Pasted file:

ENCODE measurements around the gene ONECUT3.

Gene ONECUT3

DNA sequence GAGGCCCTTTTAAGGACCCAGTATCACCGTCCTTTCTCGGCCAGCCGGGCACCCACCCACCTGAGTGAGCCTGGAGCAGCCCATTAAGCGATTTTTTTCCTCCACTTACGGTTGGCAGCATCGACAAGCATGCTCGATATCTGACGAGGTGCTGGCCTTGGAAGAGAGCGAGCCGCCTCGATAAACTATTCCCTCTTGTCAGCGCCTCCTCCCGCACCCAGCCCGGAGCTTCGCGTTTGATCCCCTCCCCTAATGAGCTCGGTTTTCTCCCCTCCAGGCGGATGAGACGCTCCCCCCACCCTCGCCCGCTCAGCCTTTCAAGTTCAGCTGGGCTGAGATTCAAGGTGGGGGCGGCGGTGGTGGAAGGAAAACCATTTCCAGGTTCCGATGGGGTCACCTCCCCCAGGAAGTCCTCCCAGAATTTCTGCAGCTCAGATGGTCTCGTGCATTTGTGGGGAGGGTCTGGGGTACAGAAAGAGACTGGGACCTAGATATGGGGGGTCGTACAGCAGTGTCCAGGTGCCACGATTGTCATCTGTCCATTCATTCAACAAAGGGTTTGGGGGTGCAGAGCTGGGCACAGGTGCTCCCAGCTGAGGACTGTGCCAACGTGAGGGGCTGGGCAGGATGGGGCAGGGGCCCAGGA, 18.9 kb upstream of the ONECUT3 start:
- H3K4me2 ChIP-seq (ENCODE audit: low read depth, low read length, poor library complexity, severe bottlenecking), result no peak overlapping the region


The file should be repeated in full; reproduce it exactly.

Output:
ENCODE measurements around the gene ONECUT3.

Gene ONECUT3

DNA sequence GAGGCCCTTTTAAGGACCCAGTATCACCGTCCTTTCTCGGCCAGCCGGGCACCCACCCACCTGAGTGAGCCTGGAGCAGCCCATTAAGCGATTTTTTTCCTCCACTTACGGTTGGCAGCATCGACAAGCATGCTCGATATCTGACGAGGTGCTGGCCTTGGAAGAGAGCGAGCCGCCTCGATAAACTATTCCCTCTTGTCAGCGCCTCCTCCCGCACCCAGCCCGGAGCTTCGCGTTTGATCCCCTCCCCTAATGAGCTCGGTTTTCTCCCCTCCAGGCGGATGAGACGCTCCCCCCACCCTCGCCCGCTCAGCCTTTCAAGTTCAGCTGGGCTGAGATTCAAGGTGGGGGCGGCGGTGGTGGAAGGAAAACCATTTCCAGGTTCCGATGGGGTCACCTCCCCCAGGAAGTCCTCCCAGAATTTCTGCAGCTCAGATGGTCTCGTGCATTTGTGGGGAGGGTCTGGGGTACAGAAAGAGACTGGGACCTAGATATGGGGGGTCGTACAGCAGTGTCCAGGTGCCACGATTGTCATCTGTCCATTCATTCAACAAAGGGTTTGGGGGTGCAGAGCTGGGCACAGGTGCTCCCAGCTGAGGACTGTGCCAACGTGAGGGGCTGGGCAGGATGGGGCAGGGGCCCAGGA, 18.9 kb upstream of the ONECUT3 start:
- H3K4me2 ChIP-seq (ENCODE audit: low read depth, low read length, poor library complexity, severe bottlenecking), result no peak overlapping the region